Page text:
# equivalent to command directly above

Each --window or -w argument should be directly followed by the intended name of the window, which will label it in tmux's bottom bar and aid navigation. However, empty-string '' provided as a name is entirely valid, and there's also a shorthand if you wish to omit a window's name (usually the shell name is used in its place, eg. bash):

tmex your-session-name -w- 123 -w- 44  # produce nameless tmux windows
tmex your-session-name --window - 123 --window - 44       # equivalent
tmex your-session-name -w '' 123 -w '' 44                 # equivalent
tmex your-session-name --window '' 123 --window '' 44     # equivalent

NOTE that -w'' (no space between arg and value) does not work, since shell string concatenation causes this to be treated as simply -w and the next arg will be inadvertently used as the window name.

NOTE that you must always specify a top-level session name when using multiple windows, even if --npm / -n is specified. This is because npm-mode will be applied on a per-window basis, not to the session as a whole -- necessary if you want to run commands in some windows as NPM scripts, but not commands in all windows.

Usage within tmux sessions (new in v2.0.0-rc.8 🐣)

You can use tmex within an existing tmux session to split panes or create additional windows, using the full suite of layout features. Usage within a tmux session will be automatically detected by tmex, and it will avoid spawning a nested tmux session. You may omit session name from the tmex command in these cases (otherwise it will be ignored):

# within a tmux session
tmex 123             # split current pane into a 123 layout
tmex -w- 123         # same as above, split current pane within current window
tmex -w- 123 -w- 44  # same as above, and also add a new window with 44 layout

There's some possible ambiguity when invoking shell commands with nested tmex calls, since the first command may be treated as a session name and ignored. To avoid this, use -- to explicitly stop argument parsing and treat all following arguments as shell commands:

# within a tmux session
tmex "cmd a" "cmd b" "cmd c"   # INCORRECT - "cmd a" treated as session name and ignored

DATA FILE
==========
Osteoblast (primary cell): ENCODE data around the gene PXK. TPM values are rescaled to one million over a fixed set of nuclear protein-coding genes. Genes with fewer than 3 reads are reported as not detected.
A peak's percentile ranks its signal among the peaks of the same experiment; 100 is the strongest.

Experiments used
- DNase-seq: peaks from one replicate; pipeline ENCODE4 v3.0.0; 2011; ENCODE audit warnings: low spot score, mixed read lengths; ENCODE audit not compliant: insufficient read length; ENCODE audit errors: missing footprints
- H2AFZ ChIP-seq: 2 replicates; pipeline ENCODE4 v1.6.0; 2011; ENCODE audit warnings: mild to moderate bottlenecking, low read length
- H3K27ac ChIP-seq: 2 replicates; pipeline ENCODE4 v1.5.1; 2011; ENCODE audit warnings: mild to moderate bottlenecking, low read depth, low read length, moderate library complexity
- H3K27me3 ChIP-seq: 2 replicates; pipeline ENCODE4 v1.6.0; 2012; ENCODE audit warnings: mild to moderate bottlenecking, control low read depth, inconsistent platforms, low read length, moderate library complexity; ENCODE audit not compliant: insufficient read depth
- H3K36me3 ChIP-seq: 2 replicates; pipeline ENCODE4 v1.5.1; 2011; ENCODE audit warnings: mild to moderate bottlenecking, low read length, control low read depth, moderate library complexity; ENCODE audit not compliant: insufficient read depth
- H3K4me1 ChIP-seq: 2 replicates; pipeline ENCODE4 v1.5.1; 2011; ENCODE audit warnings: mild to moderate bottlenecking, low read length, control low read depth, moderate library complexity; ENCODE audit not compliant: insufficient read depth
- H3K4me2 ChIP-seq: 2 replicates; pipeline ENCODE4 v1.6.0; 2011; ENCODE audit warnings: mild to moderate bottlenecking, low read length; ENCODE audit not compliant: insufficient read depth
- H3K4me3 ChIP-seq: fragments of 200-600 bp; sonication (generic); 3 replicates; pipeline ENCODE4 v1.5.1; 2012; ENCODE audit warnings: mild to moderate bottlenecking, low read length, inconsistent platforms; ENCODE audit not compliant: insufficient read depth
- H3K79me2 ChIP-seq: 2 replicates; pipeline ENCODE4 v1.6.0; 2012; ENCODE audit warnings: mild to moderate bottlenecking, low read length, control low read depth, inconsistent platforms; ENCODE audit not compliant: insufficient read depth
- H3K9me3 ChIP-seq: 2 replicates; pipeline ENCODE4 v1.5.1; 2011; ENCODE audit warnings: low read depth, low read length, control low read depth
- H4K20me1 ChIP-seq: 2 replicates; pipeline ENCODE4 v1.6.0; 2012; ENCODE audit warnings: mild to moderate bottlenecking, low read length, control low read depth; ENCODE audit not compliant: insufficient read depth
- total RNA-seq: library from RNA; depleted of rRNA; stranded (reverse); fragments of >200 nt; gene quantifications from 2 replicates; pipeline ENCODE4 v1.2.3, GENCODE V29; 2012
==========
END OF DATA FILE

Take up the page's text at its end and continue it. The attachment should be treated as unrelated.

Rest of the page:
tmex -- "cmd a" "cmd b" "cmd c"  # CORRECT - "cmd a" treated as shell command

Kill command (new in v2.0.0-rc.8 🐣)

You can kill a tmux session from anywhere using

tmex -k your-session-name
tmex your-session-name -k      # equivalent
tmex your-session-name --kill  # equivalent

If you're inside a tmux session at the moment, you can simply write

tmex -k

The session name will be inferred from current environment variables, and the session will be killed.


Simplify package.json scripts via --npm or -n. Commands will be prefixed with npm run (if necessary) and session name will default to $npm_package_name. This will expand to match the name field set in package.json.

NOTE: tmux replaces ._, :_, \\\ when setting session names, so your final session name may not exactly match the name specified in package.json (or the name you provide via the <session-name> argument at the command line).

cat package.json | grep name
>>> "name": "special-project"

tmex -n watch server typecheck
│ npm run   │ npm run   │
│ watch     │ server    │
│           ├───────────┤
│           │ npm run   │
│           │ typecheck │
session : special-project



brew tap evnp/tmex && brew install tmex


npm install -g tmex


read -rp $'\n'"Current \$PATH:"$'\n'"${PATH//:/ : }"$'\n\n'"Enter a directory from the list above: " \
  && curl -L -o "${REPLY/\~/$HOME}/tmex" \
  && chmod +x "${REPLY/\~/$HOME}/tmex"

tmex has no external dependencies (other than tmux), but it's good practice to audit code before downloading onto your system to ensure it contains nothing unexpected. Please view the full source code for tmex here:

If you also want to install tmex's man page:

read -rp $'\n'"Current \$MANPATH:"$'\n'"${MANPATH//:/ : }"$'\n\n'"Enter a directory from the list above: " \
  && curl -L -o "${REPLY/\~/$HOME}/man1/tmex.1"

Verify installation:

tmex -v
==> tmex 2.0.0-rc.8

brew test tmex
==> Testing tmex
==> /opt/homebrew/Cellar/tmex/2.0.0-rc.8/bin/tmex test --print 1234 hello world

If you see the output Warning: tmux is not yet installed, tmex will not work without tmux. you'll need to install tmux as well.

brew install tmux      # OSX (via Homebrew)
sudo apt install tmux  # Ubuntu, Debian, etc.

or refer to for install instructions applicable to your platform.


Run once:

npm install
npm test

Use fswatch to re-run tests on file changes:

brew install fswatch
npm install
npm run testw

Non-OSX: replace brew install fswatch with package manager of choice (see fswatch docs)